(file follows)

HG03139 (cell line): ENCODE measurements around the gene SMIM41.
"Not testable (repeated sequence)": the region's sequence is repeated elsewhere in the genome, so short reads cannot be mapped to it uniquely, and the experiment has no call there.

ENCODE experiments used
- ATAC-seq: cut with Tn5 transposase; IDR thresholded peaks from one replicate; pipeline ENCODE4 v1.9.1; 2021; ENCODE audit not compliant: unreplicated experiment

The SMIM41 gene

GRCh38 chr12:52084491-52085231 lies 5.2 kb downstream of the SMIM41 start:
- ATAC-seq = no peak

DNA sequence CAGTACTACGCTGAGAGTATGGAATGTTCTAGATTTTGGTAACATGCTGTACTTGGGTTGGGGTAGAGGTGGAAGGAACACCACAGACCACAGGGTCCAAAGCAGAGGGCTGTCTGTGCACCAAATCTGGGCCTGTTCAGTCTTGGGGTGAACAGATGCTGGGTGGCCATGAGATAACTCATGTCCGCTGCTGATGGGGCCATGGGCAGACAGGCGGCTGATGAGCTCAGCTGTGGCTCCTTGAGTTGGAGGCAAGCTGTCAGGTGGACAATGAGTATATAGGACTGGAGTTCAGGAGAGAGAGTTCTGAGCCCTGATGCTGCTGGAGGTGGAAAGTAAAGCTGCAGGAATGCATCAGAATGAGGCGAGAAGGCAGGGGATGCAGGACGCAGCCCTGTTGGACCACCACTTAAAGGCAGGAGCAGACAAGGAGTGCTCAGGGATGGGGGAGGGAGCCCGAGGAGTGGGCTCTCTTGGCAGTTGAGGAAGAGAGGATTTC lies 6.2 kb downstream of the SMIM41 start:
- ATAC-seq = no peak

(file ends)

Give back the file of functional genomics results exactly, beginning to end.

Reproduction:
HG03139 (cell line): ENCODE measurements around the gene SMIM41.
"Not testable (repeated sequence)": the region's sequence is repeated elsewhere in the genome, so short reads cannot be mapped to it uniquely, and the experiment has no call there.

ENCODE experiments used
- ATAC-seq: cut with Tn5 transposase; IDR thresholded peaks from one replicate; pipeline ENCODE4 v1.9.1; 2021; ENCODE audit not compliant: unreplicated experiment

The SMIM41 gene

GRCh38 chr12:52084491-52085231 lies 5.2 kb downstream of the SMIM41 start:
- ATAC-seq = no peak

DNA sequence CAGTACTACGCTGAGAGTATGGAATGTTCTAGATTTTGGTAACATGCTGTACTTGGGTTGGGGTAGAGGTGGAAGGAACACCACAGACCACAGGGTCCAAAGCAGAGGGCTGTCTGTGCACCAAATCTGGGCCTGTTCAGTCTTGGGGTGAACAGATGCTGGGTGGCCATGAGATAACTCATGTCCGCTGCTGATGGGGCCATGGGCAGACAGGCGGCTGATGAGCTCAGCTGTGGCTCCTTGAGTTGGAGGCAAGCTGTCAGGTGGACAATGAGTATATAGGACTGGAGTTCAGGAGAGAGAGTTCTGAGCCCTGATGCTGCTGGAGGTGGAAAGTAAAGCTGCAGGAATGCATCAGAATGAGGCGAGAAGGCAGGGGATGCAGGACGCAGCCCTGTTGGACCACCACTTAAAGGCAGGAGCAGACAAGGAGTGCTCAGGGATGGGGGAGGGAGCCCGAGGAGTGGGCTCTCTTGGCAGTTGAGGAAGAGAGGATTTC lies 6.2 kb downstream of the SMIM41 start:
- ATAC-seq = no peak